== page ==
If you’re fortunate enough to be friends or family with an airline employee, you may be able to snag a coveted buddy pass. This pass allows travelers to fly for free on a specific airline if there is extra space on the flight.
While a buddy pass is a fantastic way to cut down on travel costs, there are many rules associated with how and when you can use this nearly-free voucher. Read on to get all of the details from a veteran buddy pass user.
What is a Buddy Pass?
Buddy passes are non-revenue, standby tickets provided as a benefit to all airline employees. The employees then share those passes with friends and family. While there is no fee to fly (non-revenue), the passenger who uses the buddy pass must pay any taxes, fees and charges for each leg of the flight.
Don’t assume the “free” buddy pass is the way to go. Do your research.
One buddy pass user related this story: A buddy pass for some family members would have cost $160 round trip in fees and taxes. The passengers found full fare confirmed seats for $170 round trip. The comfort of knowing they had a guaranteed seat on the flight was well worth the extra $10.
Read More: How to Successfully Fly Standby During the Holidays
How Is a Buddy Pass Issued?
Typically, a buddy pass comes in the form of a credit that is adjusted every time the employee books a flight for a friend or family member. An employee may get up to 10 buddy passes per year that expire annually. A Qatar Airways buddy pass could be completely different from a Jetblue buddy pass. Each airline’s program is unique.
How Do I Book a Flight Using a Buddy Pass?
This will vary from airline to airline and may involve calling a reservation agent to “list” yourself on a flight using a confirmation code the employee will give you. Or the employee can do it for you online.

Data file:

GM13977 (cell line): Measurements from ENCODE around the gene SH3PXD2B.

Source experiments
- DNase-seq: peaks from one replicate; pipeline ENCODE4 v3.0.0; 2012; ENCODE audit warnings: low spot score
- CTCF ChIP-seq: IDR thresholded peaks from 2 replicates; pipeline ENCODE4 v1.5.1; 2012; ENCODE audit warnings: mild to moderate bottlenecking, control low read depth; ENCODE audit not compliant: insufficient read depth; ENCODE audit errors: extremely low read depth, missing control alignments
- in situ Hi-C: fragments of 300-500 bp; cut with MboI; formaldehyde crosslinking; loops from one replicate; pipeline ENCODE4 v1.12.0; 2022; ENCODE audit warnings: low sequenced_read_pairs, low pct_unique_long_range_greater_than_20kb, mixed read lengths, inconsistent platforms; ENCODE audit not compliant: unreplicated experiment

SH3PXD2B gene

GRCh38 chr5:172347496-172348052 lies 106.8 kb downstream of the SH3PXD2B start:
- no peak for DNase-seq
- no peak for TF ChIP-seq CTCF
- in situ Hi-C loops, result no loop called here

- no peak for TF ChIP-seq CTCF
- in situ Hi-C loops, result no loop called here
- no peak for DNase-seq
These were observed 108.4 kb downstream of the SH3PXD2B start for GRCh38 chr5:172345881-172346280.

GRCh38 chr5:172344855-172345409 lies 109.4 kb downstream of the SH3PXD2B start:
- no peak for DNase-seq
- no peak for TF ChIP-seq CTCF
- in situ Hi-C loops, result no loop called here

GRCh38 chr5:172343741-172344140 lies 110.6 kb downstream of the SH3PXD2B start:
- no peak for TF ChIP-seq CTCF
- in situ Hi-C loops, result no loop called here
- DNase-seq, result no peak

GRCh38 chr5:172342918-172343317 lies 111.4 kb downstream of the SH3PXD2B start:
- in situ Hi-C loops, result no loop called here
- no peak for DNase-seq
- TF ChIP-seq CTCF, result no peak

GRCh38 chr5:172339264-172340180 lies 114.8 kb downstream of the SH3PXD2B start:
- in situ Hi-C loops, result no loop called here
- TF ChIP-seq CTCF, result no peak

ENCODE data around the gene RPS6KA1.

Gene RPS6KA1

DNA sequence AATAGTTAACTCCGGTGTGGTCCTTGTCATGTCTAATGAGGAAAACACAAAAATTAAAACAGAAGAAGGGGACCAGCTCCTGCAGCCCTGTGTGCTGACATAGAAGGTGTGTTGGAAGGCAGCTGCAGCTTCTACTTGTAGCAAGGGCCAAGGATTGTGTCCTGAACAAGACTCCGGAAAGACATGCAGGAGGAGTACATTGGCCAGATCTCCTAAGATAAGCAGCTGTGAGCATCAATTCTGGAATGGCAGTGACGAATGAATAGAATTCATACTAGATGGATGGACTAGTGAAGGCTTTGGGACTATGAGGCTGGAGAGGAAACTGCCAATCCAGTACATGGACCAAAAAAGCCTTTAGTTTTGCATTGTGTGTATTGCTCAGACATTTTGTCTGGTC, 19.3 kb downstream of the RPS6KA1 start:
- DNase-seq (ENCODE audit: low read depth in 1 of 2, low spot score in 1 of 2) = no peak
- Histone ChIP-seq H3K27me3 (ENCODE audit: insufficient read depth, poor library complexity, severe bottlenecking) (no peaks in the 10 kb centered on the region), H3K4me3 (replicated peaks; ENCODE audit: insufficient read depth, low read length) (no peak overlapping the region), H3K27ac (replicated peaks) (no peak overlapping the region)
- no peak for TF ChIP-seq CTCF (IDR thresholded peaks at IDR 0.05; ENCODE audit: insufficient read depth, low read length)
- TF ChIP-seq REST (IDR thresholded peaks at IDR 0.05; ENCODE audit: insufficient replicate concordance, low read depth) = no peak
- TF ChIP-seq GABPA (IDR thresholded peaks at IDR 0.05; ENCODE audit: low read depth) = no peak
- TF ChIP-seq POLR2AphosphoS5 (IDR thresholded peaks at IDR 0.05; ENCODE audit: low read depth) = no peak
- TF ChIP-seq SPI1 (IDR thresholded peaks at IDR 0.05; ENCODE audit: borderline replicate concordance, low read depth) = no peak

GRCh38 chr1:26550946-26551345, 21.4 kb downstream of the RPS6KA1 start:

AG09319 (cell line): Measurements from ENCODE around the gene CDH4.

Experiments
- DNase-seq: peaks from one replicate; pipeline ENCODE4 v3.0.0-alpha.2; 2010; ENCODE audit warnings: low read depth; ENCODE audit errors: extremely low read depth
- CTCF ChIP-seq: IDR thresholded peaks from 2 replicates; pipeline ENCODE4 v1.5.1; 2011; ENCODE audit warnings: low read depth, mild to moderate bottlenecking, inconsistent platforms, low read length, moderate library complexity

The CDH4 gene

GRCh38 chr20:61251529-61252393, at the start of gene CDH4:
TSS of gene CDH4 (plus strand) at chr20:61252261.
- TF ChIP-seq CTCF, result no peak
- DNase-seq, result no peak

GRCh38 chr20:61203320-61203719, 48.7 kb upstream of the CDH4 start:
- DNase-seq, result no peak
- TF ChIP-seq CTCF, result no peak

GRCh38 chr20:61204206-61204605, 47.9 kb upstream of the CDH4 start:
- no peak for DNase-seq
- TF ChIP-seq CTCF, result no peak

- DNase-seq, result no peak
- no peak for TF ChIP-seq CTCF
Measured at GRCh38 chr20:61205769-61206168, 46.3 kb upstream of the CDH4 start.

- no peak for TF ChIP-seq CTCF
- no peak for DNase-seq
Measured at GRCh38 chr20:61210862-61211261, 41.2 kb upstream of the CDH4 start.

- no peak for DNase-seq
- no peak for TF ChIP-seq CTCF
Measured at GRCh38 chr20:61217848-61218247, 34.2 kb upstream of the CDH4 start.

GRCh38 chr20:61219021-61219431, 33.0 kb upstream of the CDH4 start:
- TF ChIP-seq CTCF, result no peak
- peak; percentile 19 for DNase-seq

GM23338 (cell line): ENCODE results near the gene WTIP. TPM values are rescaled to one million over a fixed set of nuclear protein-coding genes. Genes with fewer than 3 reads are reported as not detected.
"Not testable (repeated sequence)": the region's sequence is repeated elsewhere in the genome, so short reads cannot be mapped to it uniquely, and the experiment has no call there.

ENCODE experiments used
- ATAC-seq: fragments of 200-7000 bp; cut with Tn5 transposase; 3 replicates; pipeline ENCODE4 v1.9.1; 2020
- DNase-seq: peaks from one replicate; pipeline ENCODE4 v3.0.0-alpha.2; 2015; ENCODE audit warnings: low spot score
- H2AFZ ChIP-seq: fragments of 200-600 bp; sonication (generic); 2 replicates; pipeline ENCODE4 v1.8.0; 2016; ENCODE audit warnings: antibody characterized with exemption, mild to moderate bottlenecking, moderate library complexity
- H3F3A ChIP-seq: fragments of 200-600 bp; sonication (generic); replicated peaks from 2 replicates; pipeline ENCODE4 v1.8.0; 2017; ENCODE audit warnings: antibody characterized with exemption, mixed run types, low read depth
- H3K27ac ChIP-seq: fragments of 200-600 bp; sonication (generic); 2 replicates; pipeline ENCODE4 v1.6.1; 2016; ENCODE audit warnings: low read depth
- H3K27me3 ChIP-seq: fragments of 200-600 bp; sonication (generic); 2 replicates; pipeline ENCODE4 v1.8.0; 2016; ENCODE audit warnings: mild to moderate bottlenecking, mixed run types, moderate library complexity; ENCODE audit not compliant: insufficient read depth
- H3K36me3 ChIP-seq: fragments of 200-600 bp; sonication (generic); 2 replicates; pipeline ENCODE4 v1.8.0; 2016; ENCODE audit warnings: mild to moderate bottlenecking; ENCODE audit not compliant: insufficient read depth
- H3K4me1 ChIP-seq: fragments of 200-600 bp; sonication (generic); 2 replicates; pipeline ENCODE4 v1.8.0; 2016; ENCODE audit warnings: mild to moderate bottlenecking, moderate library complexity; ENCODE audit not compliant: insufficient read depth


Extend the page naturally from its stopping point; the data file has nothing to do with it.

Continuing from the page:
Since you are flying standby, you are not guaranteed a seat. Either the reservation agent or the employee can check flight loads for the dates and times you wish to travel. That will tell how likely you are to get on that flight. A flight that often flies with empty seats is a better bet than a flight that’s usually full.
Once you choose the flight, your name will be added to the flight’s standby list. You can change your listing up until the time of travel. Experts advise that you check the flight load daily to see if you need to adjust your plans.
Keep in mind, the busiest days of travel are weekends and holidays. The busiest time of travel is afternoon. If you can be flexible and are willing to take a 6am or 10pm flight, then flying on a buddy pass will work well for you.
What Do I Do at the Airport When Flying with a Buddy Pass?
Present your confirmation code to the ticket agent or enter into the kiosk for self-check-in to be issued a standby ticket. Should you need to check bags, the ticket agent will attach a special “standby” tag so that if you don’t make the flight, your bags won’t take off without you. I prefer to bring all bags with me to the gate and gate-check them after I’ve been cleared for the flight.